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inside news about Asians and women on stage


Teabag's Kevin So.

TEABAG LUNAR YEAR SPECTACULAR: Contrary to the genteel rituals and refine manners of tea ceremonies and high tea, Telly Wong's "TEABAG Open Mic,
Unfiltered. Uncensored. Unpredictable," has stirred a phenomenon, more jarring than genteel, at times rather raunchy than refine. Nevertheless, "Teabag" is a potent potion by performance artists. Held every Friday night in Chinatown, "Teabag" is one of the most unique and liveliest open mics in Manhattan! Each "Teabag" features an eclectic mix of music, hip hop, poetry, comedy, trash talk and spontaneous insanity! On Friday, Jan. 23, 8PM-10PM ,"Teabag" will host the Lunar Year Spectacular at Silk Road Café, located at 30 Mott Street, BASEMENT, (between Pell and Mosco Streets, 2 1/2 blocks south of Canal Street) in Chinatown. For more info, call 646-613-8887 or visit www.teabagopenmic.com.

According to Executive Producer, Telly Wong, "I started 'Teabag' in September 2003. I originally intended it to be a free venue for aspiring Asian American performance artists to come and showcase their work as well as a soapbox for APAs to come express their opinions on the issues effecting our community and stir up some dialogue. I felt this was needed because there is so much talent out there (i.e. Asian Americans winning all those reality show competitions: that BET MC battle, Fame, Last Comic Standing) but not enough opportunities for them to showcase their talent. And secondly, because o the lack of Asian American media outlets and the mainstream media's ignorance for covering our stories, there needed to be a place where APAs can go to discuss what's going on out there. Lastly, Chinatown NEEDS something like this, on so many levels."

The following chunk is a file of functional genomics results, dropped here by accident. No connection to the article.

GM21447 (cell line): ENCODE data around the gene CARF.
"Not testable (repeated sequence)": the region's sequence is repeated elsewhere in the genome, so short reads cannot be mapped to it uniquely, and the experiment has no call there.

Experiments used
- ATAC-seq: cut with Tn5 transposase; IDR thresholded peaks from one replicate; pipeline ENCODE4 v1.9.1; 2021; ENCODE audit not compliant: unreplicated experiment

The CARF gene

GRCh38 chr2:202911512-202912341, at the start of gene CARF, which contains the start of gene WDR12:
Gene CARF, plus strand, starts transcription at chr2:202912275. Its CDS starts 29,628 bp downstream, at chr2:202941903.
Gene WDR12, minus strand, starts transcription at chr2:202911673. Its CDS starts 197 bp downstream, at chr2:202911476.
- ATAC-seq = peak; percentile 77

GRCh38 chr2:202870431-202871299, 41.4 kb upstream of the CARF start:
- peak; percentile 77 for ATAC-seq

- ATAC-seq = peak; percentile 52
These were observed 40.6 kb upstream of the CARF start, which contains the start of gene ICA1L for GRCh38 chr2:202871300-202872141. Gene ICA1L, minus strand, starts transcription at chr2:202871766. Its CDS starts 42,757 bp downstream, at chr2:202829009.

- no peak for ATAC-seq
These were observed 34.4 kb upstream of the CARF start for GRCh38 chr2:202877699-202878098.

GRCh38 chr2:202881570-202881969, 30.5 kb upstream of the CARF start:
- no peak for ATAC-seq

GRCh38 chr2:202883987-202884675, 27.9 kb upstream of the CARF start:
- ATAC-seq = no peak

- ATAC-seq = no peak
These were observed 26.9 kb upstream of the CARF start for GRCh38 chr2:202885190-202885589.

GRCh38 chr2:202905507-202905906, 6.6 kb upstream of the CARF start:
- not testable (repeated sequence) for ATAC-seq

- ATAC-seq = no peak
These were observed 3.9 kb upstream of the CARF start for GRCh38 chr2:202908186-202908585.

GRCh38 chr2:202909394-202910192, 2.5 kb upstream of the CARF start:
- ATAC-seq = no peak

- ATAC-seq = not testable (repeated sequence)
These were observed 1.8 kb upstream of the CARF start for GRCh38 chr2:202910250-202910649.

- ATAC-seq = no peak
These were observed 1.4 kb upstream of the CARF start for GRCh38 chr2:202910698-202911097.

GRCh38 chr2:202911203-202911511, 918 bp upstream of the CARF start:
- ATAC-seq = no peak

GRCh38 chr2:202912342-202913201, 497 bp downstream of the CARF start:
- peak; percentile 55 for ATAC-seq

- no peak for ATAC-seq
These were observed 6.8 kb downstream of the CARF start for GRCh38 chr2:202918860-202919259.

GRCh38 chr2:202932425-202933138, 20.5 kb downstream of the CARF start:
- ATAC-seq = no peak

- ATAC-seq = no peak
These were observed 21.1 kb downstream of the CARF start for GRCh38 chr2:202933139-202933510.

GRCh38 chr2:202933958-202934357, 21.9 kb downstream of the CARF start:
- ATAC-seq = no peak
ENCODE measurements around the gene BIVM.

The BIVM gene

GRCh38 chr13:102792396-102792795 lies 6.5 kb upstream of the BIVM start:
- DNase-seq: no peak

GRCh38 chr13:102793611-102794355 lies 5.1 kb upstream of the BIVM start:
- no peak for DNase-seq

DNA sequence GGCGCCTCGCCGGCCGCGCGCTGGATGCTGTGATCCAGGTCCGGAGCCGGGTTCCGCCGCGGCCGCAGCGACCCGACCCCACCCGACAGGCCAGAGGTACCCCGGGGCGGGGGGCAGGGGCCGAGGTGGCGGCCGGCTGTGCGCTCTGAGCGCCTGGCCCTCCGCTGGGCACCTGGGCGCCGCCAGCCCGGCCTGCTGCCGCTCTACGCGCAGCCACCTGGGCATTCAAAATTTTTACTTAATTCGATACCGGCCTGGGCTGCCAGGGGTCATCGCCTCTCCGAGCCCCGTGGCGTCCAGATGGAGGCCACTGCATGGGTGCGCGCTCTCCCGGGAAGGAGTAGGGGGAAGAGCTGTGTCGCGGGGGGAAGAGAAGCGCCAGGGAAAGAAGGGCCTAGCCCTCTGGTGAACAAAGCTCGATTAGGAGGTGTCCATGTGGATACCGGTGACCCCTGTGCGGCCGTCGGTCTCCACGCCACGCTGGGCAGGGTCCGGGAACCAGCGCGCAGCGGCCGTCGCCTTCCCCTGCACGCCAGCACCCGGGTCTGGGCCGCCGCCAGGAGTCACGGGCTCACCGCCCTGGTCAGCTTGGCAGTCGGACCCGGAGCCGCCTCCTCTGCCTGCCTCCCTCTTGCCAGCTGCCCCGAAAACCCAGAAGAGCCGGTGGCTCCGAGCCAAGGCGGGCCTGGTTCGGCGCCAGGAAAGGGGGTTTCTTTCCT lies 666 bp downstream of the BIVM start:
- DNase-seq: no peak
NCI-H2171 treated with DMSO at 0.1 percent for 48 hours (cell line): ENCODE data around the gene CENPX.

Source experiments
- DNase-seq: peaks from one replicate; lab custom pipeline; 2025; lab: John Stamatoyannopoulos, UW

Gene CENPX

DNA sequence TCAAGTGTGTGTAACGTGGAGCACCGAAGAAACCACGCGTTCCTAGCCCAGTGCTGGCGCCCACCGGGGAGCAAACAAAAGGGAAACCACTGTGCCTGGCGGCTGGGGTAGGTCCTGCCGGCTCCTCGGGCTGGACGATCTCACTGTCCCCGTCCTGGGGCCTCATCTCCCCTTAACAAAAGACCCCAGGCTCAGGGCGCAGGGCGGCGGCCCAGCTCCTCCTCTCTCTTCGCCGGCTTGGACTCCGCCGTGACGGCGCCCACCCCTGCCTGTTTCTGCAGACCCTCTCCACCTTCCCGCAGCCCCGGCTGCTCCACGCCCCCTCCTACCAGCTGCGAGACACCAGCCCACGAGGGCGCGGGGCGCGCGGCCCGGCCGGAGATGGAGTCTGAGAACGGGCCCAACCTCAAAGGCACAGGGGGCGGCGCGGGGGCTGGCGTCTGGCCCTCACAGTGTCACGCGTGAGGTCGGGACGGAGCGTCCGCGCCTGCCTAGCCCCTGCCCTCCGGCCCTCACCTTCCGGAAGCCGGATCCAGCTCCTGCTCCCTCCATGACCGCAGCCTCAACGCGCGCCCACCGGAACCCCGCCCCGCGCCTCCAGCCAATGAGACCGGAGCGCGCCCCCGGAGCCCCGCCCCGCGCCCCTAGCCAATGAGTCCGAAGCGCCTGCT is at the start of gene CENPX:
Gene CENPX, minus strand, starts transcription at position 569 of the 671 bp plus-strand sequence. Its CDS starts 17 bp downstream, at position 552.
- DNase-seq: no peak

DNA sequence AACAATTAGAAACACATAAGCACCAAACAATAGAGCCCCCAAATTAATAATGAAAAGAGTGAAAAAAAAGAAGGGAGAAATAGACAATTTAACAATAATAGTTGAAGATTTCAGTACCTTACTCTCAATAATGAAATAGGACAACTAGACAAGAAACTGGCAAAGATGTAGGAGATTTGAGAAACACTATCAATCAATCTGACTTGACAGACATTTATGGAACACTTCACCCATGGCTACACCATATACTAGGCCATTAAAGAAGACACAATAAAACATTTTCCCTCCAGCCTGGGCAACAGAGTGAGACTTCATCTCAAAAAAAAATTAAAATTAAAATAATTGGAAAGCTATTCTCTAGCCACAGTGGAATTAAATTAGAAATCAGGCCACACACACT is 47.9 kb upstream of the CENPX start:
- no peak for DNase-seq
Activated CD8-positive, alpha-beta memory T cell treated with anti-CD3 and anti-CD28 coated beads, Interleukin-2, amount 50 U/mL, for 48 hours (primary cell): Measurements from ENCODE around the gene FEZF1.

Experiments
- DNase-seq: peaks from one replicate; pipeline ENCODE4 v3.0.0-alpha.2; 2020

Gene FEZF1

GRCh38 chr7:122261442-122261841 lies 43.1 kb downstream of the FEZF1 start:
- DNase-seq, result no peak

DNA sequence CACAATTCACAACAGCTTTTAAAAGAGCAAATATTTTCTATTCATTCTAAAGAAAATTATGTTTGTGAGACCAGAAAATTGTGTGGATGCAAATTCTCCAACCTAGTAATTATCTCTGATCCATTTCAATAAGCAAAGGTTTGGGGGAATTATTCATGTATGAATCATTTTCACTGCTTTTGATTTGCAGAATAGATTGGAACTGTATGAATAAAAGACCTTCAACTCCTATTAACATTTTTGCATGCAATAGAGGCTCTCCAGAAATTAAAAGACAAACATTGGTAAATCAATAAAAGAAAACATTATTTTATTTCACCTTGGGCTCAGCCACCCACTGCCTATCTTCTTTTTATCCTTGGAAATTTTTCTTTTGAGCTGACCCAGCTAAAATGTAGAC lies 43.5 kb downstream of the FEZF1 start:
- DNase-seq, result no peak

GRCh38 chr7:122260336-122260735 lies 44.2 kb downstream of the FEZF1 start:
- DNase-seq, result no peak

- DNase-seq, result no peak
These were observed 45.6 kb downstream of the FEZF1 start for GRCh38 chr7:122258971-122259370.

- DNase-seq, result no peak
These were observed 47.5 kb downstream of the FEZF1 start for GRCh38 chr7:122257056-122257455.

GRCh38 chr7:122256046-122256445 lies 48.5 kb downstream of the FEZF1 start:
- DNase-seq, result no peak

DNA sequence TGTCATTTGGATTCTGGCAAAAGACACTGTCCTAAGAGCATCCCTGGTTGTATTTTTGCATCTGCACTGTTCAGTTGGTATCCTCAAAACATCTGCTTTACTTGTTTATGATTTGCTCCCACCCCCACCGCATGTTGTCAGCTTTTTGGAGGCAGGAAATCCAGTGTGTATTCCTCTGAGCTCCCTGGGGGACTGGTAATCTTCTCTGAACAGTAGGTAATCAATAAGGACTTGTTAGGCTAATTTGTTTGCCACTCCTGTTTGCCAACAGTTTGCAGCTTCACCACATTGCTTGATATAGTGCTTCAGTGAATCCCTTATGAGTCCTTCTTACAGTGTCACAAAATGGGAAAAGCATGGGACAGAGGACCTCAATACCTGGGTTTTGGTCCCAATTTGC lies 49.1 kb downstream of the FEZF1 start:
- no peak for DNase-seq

"However, the open mic has morphed into something completely different. Each week, we draw a crowd that is made up of blacks, latinos and Asians. The performers are also from these backgrounds. We've featured musicians, poets, comedians, rappers, dancers and spoken word artists. It is incredible to see all these different people coming together each week and sharing their stories and/or entertaining each other. I now see 'Teabag' as something that will help build bridges in all these diverse communities while also entertaining the masses. We also want to help nurture our artists and offer them opportunities whenever they are available to us. For example, we are sponsored in part by Tofu Records, an Asian American record label. I hope that we'll be able to introduce artists to them in the future."

Some of regular performers include singer Anthony, poet Asianne, comedian Barf Brooks, rapper IllM, singer/songwriter Jared Rehberg, commedian/rapper John Shin, singer/songwriter Kevin So, singer Kid Beast, beatboxer Tyron and rapper The Zodiac.

"Teabag will launch its own television show on MNN in a few weeks, which will be a condensed version of the live shows and featuring interviews with the artists, said Wong.


GLOBAL THEATER: Renowned Philippine scholar, playwright, and feminist writer Maria Josephine Barrios will hold a symposium in New York City to discuss contemporary developments in Philippine drama, and the globalization of theater, using the Manila production of the Broadway musical, "Miss Saigon," as case study. Sponsored by Ma-Yi Theater Company, the Symposium will be held on Monday, January 19, 6:30PM at The Mitchell Room, 3rd Floor, 520 Eighth Avenue in New York City. The talk is FREE and open to the Public. For more info contact 212-971-4862.

According to Ralph Pena, Ms-Yi's Artistic Director, "We're sponsoring Joi's visit to New York so
she can lead this important discussion on how Filipinos have come to represent themselves on the world stage, and give a primer on the current state of Philipipne Theater."

Written from the perspective of a Filipino woman playwright, Dr. Barrios' paper, Staging/Upstaging Globalization: Notes of a Playwright from the Philippines," focuses on the globalization of culture and the responses of theater groups in the Philippines. The paper interrogates the "homecoming" production of Miss Saigon, the political patronage that accompanied it, and the "conquering hero myth" that prevails even in the "official discourse" of the United States-Republic of the Philippines Visiting Forces agreement. The paper argues that the Filipino playwright, through productions that assert nationalism (Hibik at Himagsik by Bienvenido Lumbera) and promote political consciousness (Revolutionary Hearts by New Voice Theater Company) provides a counter-voice that accurately depicts the dynamics of neo-colonialism and the struggles of the Filipino people.